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No affording for the straight and narrow. - 80%

hells_unicorn, November 14th, 2017
Written based on this version: 2017, CD, Metal Blade Records

Binary choice is a concept that is as old as time itself, be it the good vs. evil, or the more modern variant of moral clarity vs. subjectivity. The old adage of a fork in the road signifying a significant and life-altering decision could be viewed as cliche, but that does little to stop it from being a recurring theme within the metal world, and especially in the case of the adventure-laden world of folk metal. The odes to heroism and victory on the battlefield, communicated through a combination of lofty symphonic textures and folksy tunes over a pint of ale, lend themselves heavily to this notion of standing at a crossroads with only a couple ways forward and no retreat. Be this all as it may, Ensiferum's take on the idea in their seventh studio offering Two Paths presents a rather curious dilemma for enthusiasts and newcomers alike, namely in that it does a little too good of a job of living up to its title in the sense just described, taking hold of past musical practices that have since become cliche both of their own and a few borrowed from other well-known acts.

To be clear, playing it safe by playing to the crowd is not something that necessarily comes to a bad result, and this album actually proves to be quite an entertaining romp. Leading off with a massive sounding orchestral prelude with a serene female voice, "Ajattomasta Unesta" offers all the promises of a familiar march down the same musical path of catchy, larger-than-life melodic pomp that typified Victory Songs and From Afar. This promise does not prove to be wholly misleading as despite having a fairly campy title, "For Those About To Fight For Metal" is chock full of fast-paced metallic goodness, topped off with a flashy Celtic-based melodic hook in the guitar and a massive choral backdrop. Truth be told, the only thing that really jumps out as different is the prominence of the accordion relative to the rest of the arrangement, bringing maybe a slight Korpiklaani feel into the equation. With the entrance of some shorter material in "Way Of The Warrior" and the title song "Two Paths", this formula tends to hold steady, and a surprising degree of bass guitar activity out of Sami Hinkka provides a unique twist on things.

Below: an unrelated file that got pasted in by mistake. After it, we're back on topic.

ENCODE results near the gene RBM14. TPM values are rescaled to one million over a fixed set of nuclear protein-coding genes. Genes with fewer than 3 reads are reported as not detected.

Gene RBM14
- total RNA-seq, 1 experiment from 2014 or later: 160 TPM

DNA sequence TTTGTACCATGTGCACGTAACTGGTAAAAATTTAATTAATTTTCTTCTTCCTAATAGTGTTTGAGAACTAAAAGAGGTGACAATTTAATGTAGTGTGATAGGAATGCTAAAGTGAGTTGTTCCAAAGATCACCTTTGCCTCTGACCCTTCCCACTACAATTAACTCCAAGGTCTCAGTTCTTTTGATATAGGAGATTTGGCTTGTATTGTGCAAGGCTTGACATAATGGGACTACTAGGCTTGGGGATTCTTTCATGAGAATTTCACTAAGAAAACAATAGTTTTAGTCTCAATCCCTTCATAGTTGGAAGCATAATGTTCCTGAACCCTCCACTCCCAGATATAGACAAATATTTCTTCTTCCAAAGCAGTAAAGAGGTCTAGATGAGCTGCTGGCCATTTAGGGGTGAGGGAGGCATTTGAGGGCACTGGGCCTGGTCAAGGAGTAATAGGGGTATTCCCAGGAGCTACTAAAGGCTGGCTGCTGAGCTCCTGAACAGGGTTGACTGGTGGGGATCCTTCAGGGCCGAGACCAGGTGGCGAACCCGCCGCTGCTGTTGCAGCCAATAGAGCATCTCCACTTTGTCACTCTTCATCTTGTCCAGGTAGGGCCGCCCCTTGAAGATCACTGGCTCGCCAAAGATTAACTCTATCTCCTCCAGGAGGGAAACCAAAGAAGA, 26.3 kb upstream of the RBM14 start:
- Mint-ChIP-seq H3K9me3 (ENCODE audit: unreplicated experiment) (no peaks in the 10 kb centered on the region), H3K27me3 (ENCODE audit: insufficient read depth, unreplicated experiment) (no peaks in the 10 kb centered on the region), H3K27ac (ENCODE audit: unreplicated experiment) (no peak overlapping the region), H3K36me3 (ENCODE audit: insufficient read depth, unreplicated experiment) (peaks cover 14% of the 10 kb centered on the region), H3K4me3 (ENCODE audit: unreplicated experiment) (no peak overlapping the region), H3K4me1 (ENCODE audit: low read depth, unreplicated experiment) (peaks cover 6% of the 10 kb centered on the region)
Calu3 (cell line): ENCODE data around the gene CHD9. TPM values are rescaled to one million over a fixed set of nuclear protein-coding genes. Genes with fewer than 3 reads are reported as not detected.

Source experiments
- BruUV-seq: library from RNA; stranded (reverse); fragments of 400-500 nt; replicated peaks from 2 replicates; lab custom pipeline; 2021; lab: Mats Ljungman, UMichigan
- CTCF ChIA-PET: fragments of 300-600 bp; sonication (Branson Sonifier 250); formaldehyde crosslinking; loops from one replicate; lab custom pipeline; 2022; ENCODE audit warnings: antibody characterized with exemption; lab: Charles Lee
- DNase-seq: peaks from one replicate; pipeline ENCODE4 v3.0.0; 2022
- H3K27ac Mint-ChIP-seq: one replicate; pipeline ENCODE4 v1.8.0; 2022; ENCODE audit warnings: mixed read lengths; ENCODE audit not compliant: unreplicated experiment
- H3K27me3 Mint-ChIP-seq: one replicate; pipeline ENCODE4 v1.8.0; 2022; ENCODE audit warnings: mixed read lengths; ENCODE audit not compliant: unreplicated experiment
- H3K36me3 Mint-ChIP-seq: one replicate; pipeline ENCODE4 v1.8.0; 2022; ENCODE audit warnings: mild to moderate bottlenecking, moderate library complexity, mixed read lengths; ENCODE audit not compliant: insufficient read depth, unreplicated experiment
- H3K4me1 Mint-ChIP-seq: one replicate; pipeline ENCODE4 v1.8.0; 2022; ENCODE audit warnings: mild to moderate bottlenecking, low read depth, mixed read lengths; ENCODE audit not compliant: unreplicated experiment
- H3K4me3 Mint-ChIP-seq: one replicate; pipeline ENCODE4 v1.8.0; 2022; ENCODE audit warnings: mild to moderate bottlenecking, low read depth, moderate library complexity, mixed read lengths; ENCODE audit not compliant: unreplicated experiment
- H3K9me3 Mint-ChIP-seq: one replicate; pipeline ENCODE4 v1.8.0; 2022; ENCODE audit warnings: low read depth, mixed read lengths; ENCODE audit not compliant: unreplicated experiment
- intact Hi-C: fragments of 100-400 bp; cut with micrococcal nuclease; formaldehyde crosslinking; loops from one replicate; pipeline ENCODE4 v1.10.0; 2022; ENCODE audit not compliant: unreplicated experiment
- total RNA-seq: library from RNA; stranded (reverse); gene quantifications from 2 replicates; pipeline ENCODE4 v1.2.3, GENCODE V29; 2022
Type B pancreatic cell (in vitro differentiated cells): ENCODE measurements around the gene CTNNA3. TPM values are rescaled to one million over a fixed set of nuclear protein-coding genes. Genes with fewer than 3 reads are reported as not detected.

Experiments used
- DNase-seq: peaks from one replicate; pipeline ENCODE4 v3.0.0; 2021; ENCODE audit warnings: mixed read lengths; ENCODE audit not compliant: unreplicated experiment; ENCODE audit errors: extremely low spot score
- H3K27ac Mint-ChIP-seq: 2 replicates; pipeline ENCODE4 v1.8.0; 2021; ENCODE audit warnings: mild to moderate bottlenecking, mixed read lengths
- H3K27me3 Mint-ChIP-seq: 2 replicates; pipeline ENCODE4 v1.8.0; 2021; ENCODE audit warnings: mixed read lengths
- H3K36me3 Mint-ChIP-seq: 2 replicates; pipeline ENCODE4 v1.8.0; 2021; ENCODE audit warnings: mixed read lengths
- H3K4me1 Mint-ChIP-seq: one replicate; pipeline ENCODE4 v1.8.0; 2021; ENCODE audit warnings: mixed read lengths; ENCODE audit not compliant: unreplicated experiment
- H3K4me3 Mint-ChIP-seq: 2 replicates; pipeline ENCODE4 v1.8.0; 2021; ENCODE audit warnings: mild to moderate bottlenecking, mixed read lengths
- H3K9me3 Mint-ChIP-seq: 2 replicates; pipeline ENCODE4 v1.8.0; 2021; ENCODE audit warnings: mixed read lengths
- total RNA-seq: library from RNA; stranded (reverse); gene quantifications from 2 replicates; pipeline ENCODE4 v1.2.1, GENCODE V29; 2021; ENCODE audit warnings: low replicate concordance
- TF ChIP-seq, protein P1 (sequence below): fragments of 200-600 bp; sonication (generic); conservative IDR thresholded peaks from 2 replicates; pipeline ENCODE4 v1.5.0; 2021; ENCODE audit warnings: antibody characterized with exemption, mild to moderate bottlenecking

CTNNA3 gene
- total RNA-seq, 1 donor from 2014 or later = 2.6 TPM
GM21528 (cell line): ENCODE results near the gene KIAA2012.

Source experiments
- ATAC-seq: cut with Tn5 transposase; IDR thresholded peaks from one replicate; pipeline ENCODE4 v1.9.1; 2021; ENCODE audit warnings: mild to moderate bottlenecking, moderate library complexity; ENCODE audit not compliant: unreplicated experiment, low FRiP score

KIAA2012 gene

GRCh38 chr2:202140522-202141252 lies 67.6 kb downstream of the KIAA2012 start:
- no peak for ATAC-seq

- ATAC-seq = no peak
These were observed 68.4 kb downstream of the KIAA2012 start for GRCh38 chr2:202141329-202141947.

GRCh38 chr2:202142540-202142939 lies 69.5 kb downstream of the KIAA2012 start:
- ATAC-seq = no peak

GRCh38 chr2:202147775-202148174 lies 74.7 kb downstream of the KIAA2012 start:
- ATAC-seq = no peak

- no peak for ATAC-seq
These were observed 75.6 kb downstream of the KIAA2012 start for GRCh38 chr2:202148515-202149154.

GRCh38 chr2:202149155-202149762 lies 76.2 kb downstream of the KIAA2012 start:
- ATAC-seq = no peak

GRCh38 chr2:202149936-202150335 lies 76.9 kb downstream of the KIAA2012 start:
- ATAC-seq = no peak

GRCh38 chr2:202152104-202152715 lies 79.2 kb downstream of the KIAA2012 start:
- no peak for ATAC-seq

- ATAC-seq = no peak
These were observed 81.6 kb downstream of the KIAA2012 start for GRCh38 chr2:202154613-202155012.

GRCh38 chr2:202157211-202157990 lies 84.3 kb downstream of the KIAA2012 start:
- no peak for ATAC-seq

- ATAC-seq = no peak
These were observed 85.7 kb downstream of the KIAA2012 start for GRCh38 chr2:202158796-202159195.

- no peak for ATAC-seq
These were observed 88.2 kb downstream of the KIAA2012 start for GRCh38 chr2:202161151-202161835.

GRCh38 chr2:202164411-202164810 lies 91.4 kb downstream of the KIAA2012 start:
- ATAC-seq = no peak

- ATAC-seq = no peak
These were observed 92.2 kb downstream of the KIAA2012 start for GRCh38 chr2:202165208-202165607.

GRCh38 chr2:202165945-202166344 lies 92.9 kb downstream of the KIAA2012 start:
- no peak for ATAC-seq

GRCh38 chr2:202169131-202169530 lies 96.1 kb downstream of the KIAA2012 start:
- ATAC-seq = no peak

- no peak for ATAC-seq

Though the majority of the songs tend to follow the same basic model as the aforementioned ones, resulting in an album that largely feels like a by-the-numbers rehash of former greatness, there are a few surprises that throw things for a needed loop here and there. The most extreme left-turn in direction is the thrasher "King Of Storms", which sees Ensiferum trying to channel the high octane majesty of Iron and making an impressive show of it, though Petri Lindroos' more limited array of shouts and shrieks doesn't quite match the formidable versatility that Jari exhibited with this band back in 2004. Taking some time to observe the ongoing world of folk metal around them, the almost punk-infused "Don't You Say" and the accordion steeped cruiser "God Is Dead" are all but dead-ringers for Alestorm brand of happy-go-lucky tomfoolery at the pub. Likewise, some pretty clear nods to German competitors Equilibrium show through the more densely symphonic numbers like "Feast With Valkyries" and "I Will Never Kneel". It's all fun and quite effective, but at times one might wonder if maybe Ensiferum is taking a break and bringing in one of their Pagan Fest compatriots to fill in while they recuperate.

There has been talk in some quarters that Ensiferum has been losing steam in recent years, though to be fair, people have been saying that since Jari jumped ship to form Wintersun and explore the landscapes of his own dark imagination. In some ways, the later incarnation of Ensiferum is a bit more accessible as it places a greater degree of emphasis on catchy hooks and doesn't go as all over the place as it did on the first two albums. Nevertheless, while Two Paths offers a very fun and inviting display of woodland imagery and good times at the tavern, there isn't quite as much staying power to these songs as was heard on the astounding From Afar, which remains this band's magnum opus after 2005. It's a bit more geared towards the mainline folk metal adventurism of Equilibrium and Turisas than the flashy and epic-length wizardry of this band's older days. It's not so much a band running out of steam as it is a band that is stripping things down a bit, though for some the path of simplification and that of stagnation are one in the same.